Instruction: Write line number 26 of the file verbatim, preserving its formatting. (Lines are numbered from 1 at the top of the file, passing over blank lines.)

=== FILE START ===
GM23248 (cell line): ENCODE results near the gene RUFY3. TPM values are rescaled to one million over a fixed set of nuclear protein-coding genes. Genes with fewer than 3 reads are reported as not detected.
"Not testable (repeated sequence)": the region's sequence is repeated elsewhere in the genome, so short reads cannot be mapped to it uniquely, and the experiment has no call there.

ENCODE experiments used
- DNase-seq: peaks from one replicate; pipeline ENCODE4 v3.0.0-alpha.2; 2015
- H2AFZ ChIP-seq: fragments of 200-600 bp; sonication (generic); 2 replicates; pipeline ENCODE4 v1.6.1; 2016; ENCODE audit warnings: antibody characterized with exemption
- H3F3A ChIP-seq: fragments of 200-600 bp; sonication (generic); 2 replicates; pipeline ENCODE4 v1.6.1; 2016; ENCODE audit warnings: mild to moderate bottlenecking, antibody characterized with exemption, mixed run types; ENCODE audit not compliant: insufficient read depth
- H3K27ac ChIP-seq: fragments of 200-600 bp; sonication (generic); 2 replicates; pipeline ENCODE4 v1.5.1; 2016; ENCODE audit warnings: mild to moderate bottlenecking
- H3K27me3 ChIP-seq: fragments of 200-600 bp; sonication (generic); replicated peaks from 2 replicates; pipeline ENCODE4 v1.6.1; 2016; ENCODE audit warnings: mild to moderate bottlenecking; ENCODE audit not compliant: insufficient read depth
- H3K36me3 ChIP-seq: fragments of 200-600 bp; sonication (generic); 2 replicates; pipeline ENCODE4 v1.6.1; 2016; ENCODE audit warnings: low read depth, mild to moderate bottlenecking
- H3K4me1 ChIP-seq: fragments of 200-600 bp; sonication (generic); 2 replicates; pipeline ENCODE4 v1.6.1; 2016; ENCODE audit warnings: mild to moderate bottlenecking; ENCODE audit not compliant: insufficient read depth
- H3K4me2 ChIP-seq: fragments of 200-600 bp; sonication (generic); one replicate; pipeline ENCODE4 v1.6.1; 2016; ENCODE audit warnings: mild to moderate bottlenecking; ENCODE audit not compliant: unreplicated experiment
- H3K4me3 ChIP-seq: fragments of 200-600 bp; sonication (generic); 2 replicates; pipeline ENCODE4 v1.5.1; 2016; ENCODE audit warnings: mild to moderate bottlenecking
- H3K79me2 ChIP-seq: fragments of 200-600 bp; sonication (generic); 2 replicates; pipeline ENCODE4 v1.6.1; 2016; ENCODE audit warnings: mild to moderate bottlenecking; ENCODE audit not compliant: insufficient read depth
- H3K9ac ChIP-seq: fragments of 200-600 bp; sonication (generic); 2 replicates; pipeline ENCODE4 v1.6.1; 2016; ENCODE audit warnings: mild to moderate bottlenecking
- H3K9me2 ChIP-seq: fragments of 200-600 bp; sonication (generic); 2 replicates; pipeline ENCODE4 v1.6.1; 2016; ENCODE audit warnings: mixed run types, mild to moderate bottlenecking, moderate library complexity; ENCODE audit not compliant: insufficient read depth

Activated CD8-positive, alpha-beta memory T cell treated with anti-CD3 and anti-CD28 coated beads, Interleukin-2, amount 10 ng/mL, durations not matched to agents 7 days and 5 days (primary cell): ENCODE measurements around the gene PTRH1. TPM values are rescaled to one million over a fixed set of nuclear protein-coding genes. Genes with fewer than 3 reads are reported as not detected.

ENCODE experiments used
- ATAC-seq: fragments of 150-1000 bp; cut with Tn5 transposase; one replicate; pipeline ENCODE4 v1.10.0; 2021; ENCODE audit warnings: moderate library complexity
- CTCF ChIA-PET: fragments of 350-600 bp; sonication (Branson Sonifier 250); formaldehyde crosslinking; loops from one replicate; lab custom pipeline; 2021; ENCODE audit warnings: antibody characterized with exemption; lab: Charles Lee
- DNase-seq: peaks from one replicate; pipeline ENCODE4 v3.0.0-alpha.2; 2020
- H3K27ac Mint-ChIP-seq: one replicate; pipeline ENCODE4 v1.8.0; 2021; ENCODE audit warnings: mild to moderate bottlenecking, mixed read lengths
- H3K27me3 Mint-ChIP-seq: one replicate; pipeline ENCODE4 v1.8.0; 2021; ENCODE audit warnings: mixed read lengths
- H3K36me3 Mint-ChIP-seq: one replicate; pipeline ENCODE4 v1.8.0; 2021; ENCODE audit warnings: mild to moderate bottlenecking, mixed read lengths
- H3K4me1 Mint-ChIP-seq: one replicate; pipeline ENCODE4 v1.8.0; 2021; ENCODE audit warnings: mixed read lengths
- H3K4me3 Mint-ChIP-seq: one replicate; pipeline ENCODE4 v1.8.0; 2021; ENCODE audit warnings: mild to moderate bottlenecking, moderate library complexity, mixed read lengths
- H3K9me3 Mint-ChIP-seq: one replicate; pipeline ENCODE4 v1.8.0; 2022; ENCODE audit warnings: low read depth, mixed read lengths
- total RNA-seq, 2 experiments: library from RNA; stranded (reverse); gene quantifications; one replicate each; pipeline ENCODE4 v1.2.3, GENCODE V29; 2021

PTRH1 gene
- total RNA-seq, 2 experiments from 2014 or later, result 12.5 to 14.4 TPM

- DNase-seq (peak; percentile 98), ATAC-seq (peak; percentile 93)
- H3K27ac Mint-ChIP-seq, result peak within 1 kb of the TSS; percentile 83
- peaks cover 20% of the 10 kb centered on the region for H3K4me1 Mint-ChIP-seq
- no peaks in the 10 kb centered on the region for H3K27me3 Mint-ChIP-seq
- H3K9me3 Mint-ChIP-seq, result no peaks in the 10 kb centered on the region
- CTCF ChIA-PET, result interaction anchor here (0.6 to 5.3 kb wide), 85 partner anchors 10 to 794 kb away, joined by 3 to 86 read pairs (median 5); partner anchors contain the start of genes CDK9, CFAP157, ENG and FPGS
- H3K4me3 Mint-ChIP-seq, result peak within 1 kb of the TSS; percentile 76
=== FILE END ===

- H3K9me3 Mint-ChIP-seq: one replicate; pipeline ENCODE4 v1.8.0; 2022; ENCODE audit warnings: low read depth, mixed read lengths